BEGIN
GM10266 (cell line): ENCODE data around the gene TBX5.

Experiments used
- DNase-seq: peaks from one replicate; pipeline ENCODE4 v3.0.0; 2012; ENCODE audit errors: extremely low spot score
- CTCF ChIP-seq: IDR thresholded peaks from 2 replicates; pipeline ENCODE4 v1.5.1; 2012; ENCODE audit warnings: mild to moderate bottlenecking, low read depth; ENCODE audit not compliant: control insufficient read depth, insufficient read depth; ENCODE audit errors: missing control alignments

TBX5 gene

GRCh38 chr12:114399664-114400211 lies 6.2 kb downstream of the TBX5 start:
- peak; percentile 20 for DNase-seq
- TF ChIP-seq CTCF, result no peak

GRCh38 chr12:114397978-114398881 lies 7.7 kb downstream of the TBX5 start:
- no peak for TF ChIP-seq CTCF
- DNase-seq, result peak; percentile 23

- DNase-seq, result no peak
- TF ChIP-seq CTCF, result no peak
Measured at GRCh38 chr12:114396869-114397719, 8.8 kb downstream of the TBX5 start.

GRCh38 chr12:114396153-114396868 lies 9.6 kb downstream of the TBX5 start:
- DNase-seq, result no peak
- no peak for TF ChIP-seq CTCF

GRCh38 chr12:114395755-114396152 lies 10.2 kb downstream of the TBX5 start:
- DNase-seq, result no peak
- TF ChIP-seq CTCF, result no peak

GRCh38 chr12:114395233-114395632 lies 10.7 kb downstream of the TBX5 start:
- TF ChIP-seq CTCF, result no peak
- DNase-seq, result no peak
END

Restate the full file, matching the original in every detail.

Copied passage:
GM10266 (cell line): ENCODE data around the gene TBX5.

Experiments used
- DNase-seq: peaks from one replicate; pipeline ENCODE4 v3.0.0; 2012; ENCODE audit errors: extremely low spot score
- CTCF ChIP-seq: IDR thresholded peaks from 2 replicates; pipeline ENCODE4 v1.5.1; 2012; ENCODE audit warnings: mild to moderate bottlenecking, low read depth; ENCODE audit not compliant: control insufficient read depth, insufficient read depth; ENCODE audit errors: missing control alignments

TBX5 gene

GRCh38 chr12:114399664-114400211 lies 6.2 kb downstream of the TBX5 start:
- peak; percentile 20 for DNase-seq
- TF ChIP-seq CTCF, result no peak

GRCh38 chr12:114397978-114398881 lies 7.7 kb downstream of the TBX5 start:
- no peak for TF ChIP-seq CTCF
- DNase-seq, result peak; percentile 23

- DNase-seq, result no peak
- TF ChIP-seq CTCF, result no peak
Measured at GRCh38 chr12:114396869-114397719, 8.8 kb downstream of the TBX5 start.

GRCh38 chr12:114396153-114396868 lies 9.6 kb downstream of the TBX5 start:
- DNase-seq, result no peak
- no peak for TF ChIP-seq CTCF

GRCh38 chr12:114395755-114396152 lies 10.2 kb downstream of the TBX5 start:
- DNase-seq, result no peak
- TF ChIP-seq CTCF, result no peak

GRCh38 chr12:114395233-114395632 lies 10.7 kb downstream of the TBX5 start:
- TF ChIP-seq CTCF, result no peak
- DNase-seq, result no peak